Metta “Loving Kindness” Meditation

This week on my YouTube channel Yoga with Haunani I shared the Metta Meditation, also known as the Loving Kindness Meditation.  While I do not know the whole history of this meditation, I do know it works.  I can’t even remember who I learned it from or where I was when this meditation practice was taught to me.  All I know is that it stuck with me and I have been using it for several years.  This was my go-to meditation practice when I taught yoga to Marines and Sailors at the Naval Hospital.  One of my favorite memories of sharing this meditation is having a very young Marine who was clearly upset before class, finish this meditation, open his eyes and say out loud as he was gently nodding his head, “damn, that really worked.”

In many ways this meditation practice is really a blessing.  You bless yourself, another, your community or family, and then all beings everywhere.  It’s a simple practice, easy to follow, and effective. I’m writing the words out in this blog so you can follow along or print it out as needed until you have it memorized.

When repeating the phrases you can say it out loud, whisper, or repeat them silently to yourself.  A longer version of this meditation is to say the four lines out loud, then repeat at a whisper, and then silently to yourself.  Each time you say a line, take a moment to breathe in the statement and just witness what arises.

Prepping for the meditation:

  • Print a copy of the Metta Meditation.
  • Find a comfortable place to sit for this meditation
  • Remove yourself from distractions (i.e. phones, computers, electronics)
  • Connect with your breath
  • Give yourself permission to let go of your day, or your plans, to just focus on the practice

The first round of the meditation is directed at yourself.  This comes back to the idea that you must take care of yourself before you can truly care for another.  Or, you must love yourself before you can truly love another.  The first round is for you to reconnect with your heart.

MAY I BE HAPPY.
MAY I BE WELL.
MAY I BE SAFE.
MAY I BE PEACEFUL AND AT EASE.

The second round is dedicated to another.  At first, I recommend you choose someone who you are grateful for, who cares for you, is a mentor, or is an inspiration in your life. With them in mind and in your heart, repeat:

MAY YOU BE HAPPY.
MAY YOU BE WELL.
MAY YOU BE SAFE.
MAY YOU BE PEACEFUL AND AT EASE.

Remember to give yourself time to breathe in each statement.

The third round is dedicated to your family (blood or soul), your community, or a group of people you entrust.  Keeping them in mind, repeat:

MAY WE ALL BE HAPPY.
MAY WE ALL BE WELL.
MAY WE ALL BE SAFE.
MAY WE ALL BE PEACEFUL AND AT EASE.

The final round is dedicated to all beings everywhere.  You might imagine the World, a sea of people, or a symbol or concept that weaves us all together.  Keeping this in mind, repeat:

MAY ALL BEINGS BE HAPPY.
MAY ALL BEINGS BE WELL.
MAY ALL BEINGS BE SAFE.
MAY ALL BEINGS BE PEACEFUL AND AT EASE.

Take time at the end of the practice to sit and be mindful.  Notice how you feel at the end of the practice compared to at the beginning.

When you become familiar with this practice you can also use it as a powerful healing tool.  In the second and third rounds, you can bring to mind someone or group of people who has hurt you, made you angry, frustrated, or upset.  By keeping that person or group in mind, you can rebuild a sense of oneness or connection between the frayed or fraying relationship.  Using the Metta meditation in this way may help to soften the hard edges of emotions and feelings you once had toward that person or group of people.

As in all meditation practices, allow yourself to be present and witness what arises. Try to avoid judging your thoughts or having expectations of how you’re suppose to feel or be during and after this practice. The Metta Meditation is powerful in that it allows the heart’s true nature to arise and release what it has been harboring at the conscious and unconscious levels.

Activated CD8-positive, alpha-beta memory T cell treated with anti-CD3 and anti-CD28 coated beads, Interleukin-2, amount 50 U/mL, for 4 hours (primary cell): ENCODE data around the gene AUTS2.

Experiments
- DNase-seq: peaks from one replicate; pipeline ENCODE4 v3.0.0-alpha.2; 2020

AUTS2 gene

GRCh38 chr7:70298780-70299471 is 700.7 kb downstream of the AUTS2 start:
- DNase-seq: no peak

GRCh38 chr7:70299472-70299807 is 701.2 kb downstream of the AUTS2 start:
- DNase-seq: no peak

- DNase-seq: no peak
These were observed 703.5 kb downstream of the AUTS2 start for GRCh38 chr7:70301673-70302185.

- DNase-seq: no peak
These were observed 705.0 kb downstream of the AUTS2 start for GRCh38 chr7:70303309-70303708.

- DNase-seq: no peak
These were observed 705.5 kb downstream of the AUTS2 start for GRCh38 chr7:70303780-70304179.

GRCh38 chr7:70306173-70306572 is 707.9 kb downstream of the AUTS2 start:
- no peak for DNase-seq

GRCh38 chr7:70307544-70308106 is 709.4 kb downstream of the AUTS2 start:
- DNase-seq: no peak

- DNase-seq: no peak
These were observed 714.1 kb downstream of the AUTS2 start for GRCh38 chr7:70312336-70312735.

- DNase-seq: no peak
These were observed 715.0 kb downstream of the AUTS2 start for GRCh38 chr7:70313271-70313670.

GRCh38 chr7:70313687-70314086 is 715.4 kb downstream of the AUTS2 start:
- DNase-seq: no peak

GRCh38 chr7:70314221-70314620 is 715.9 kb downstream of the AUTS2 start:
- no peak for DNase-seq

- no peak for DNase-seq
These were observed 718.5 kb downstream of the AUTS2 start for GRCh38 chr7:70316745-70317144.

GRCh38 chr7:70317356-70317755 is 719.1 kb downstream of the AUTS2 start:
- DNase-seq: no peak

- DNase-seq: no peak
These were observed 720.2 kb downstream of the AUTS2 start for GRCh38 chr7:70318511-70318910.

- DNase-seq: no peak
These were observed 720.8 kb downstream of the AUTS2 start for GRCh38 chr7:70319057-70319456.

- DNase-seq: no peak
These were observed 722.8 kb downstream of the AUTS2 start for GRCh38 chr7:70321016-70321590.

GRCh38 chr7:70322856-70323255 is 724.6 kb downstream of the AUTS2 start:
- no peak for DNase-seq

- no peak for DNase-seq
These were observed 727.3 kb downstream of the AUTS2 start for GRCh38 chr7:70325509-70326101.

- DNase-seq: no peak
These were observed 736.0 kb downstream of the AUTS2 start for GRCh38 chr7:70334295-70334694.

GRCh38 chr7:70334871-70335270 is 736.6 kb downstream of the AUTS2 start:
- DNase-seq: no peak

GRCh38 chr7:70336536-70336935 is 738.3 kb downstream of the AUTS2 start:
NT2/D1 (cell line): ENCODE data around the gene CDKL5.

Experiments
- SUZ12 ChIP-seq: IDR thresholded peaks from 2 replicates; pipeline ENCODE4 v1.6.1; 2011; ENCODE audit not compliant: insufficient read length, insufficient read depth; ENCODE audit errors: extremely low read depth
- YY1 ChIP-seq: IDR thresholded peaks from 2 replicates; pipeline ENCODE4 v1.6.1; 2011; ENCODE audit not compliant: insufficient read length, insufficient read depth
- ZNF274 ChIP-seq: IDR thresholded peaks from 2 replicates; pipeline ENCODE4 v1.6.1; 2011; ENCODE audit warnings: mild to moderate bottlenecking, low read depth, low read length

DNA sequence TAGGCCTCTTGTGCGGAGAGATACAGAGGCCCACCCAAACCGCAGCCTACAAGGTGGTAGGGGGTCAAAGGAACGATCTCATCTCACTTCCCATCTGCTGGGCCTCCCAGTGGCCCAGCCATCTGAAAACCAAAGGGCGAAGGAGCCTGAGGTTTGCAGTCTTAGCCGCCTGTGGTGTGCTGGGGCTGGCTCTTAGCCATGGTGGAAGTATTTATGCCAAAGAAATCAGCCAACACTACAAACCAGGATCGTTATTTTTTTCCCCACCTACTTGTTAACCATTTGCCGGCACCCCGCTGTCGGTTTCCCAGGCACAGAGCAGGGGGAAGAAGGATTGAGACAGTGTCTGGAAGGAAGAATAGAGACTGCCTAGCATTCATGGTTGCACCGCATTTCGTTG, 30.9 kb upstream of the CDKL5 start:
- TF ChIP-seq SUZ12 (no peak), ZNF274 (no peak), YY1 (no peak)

Be kind to yourself and just allow this words to help you reconnect with yourself, someone you love, your community, and the World.

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First 30 days in Bahrain

Booom! Just like that we’ve been here for 30 days.  So here is what I’ve learned.

Time flies. Duh, we’ve all heard this. Let’s get to something better. Moving on.

You pronounce the H in Bahrain. It’s a small gutteral sound. Ba-hrain.

Tall ceiling houses are awesome and why don’t we do that in States? Kyle Zerbey, or any other architect, can you comment on this?

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My version of an abaya.

Abaya, the Bahrain name for their version of the burqa. Click here for some middle eastern education on women’s thobes.  While they make my independent American woman privileged feminist shreeeeek, there are many reasons why they rock: 1. I wouldn’t have to do my hair or dress nicely, in fact I’ve thought many a time, how many of these women are naked under their abaya. I doubt any of them are but that’s my nudist independent American privileged feminist making sense of it. I’d go naked. 2: It hides the sweat marks that will inevitably show up in 106 degree, 80% humidity weather. Think about it. Crotch sweat. No problem, I’m wearing an abaya. Armpit sweat that blends with your boob sweat. No problem. Abaya. Butt sweat because I had to drive somewhere and my car seat absorbed the 106 degrees and holds it like an oven therefore cooking my muscle and flesh like a turkey in a deep fryer. No problem. Abaya. 3: It’s true that it cools you down. I know it sounds counter intuitive and while I haven’t tested the full head to toe thing, I am learning through my own melatonin prone skin that a tank top (yes, I can wear one here on Base and at the International resort where we are staying) is way hotter than if I wear a light cover up, like my fun Wrightsville SUP hoodie (no, Jarrod didn’t pay me. I really just love my hoodie). The cover provides your own shade. Yes, I sweat like crazy (see #2) but my body temperature immediately drops. So YEAH for abayas. No, I won’t be buying one anytime soon.  Never say never.